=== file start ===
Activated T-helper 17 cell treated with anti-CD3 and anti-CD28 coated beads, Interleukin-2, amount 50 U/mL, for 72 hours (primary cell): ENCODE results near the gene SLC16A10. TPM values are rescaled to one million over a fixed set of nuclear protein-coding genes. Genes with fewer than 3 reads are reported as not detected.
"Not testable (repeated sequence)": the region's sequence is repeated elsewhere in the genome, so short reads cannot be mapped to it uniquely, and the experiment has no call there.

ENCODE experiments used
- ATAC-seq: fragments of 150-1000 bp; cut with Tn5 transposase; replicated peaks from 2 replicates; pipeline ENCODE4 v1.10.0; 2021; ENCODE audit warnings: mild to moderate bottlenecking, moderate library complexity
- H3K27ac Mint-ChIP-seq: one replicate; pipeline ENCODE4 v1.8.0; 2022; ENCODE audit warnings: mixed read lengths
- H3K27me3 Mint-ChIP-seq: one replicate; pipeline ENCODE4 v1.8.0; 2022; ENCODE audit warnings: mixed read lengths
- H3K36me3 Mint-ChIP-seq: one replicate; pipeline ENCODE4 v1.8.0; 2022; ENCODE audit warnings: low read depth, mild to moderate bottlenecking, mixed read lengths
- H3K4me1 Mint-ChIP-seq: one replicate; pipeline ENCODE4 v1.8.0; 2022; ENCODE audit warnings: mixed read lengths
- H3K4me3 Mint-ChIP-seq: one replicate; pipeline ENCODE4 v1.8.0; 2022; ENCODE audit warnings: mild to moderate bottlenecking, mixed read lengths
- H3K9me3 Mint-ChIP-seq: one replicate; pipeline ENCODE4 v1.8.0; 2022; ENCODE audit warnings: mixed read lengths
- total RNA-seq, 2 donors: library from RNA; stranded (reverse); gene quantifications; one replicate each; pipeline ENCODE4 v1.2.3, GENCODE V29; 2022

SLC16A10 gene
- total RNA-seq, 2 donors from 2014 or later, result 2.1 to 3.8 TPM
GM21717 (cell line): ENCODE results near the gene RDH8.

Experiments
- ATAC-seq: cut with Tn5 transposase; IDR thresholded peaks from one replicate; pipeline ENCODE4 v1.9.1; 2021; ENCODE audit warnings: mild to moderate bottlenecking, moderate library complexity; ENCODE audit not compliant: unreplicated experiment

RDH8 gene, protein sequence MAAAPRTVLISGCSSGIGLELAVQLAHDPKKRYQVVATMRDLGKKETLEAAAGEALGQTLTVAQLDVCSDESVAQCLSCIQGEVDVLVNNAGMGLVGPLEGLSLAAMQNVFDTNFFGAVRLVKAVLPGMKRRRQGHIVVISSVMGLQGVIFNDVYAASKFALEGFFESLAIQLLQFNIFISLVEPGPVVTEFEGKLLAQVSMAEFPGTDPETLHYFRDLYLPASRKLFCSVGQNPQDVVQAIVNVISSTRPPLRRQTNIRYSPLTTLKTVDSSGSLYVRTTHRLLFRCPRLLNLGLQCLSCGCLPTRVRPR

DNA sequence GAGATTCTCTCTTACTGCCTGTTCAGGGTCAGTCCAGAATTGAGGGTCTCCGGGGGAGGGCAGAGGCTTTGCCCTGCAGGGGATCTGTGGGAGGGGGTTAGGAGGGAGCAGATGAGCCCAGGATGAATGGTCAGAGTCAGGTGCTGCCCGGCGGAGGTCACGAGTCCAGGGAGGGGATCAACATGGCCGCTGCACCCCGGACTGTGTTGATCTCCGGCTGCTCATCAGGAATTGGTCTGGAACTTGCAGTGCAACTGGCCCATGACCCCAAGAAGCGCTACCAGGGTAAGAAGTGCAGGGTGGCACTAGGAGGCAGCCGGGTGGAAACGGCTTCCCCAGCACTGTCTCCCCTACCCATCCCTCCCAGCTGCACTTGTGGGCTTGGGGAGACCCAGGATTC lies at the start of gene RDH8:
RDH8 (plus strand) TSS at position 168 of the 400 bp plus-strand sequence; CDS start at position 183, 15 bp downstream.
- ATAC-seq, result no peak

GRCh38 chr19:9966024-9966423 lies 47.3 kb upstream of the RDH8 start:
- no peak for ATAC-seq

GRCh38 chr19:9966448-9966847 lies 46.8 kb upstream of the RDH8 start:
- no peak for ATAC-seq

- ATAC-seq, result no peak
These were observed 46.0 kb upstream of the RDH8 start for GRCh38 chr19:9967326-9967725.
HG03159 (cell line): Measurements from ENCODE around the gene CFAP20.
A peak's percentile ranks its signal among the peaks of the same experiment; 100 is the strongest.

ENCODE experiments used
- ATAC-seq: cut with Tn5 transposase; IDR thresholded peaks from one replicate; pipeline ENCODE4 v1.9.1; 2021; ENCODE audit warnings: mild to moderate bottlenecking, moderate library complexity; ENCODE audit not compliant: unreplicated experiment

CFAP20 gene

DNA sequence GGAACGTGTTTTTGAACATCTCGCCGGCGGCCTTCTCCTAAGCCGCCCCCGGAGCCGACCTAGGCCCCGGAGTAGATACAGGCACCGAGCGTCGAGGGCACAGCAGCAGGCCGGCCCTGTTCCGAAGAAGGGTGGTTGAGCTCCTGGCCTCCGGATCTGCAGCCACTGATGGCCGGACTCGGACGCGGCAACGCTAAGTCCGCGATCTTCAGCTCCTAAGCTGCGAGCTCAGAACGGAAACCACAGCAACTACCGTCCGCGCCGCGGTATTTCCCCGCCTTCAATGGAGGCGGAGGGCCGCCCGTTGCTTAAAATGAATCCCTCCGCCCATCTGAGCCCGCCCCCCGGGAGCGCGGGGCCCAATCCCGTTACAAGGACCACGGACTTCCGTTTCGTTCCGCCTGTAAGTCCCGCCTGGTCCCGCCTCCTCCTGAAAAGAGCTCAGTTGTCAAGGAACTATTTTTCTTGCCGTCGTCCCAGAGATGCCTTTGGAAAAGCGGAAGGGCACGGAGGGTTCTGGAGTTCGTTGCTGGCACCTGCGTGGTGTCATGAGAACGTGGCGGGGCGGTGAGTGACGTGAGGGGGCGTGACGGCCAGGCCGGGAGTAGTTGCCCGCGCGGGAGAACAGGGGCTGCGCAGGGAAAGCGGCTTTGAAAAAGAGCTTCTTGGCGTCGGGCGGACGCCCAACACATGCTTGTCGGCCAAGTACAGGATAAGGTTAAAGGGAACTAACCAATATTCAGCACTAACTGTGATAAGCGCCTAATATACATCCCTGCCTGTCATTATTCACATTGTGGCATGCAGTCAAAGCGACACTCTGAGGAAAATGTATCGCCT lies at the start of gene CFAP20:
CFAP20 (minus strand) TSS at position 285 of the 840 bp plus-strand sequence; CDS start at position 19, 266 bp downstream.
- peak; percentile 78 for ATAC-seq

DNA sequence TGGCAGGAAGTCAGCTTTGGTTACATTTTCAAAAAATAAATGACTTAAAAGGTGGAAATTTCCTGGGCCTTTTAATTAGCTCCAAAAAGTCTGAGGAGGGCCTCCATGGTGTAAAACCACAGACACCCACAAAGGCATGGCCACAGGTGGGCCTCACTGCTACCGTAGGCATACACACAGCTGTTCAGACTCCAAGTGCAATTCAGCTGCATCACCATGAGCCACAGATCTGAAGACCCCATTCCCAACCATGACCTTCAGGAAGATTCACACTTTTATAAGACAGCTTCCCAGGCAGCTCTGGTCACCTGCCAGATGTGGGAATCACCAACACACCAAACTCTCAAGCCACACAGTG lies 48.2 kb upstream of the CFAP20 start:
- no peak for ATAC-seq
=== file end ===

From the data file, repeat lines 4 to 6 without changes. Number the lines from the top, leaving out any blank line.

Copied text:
- ATAC-seq: fragments of 150-1000 bp; cut with Tn5 transposase; replicated peaks from 2 replicates; pipeline ENCODE4 v1.10.0; 2021; ENCODE audit warnings: mild to moderate bottlenecking, moderate library complexity
- H3K27ac Mint-ChIP-seq: one replicate; pipeline ENCODE4 v1.8.0; 2022; ENCODE audit warnings: mixed read lengths
- H3K27me3 Mint-ChIP-seq: one replicate; pipeline ENCODE4 v1.8.0; 2022; ENCODE audit warnings: mixed read lengths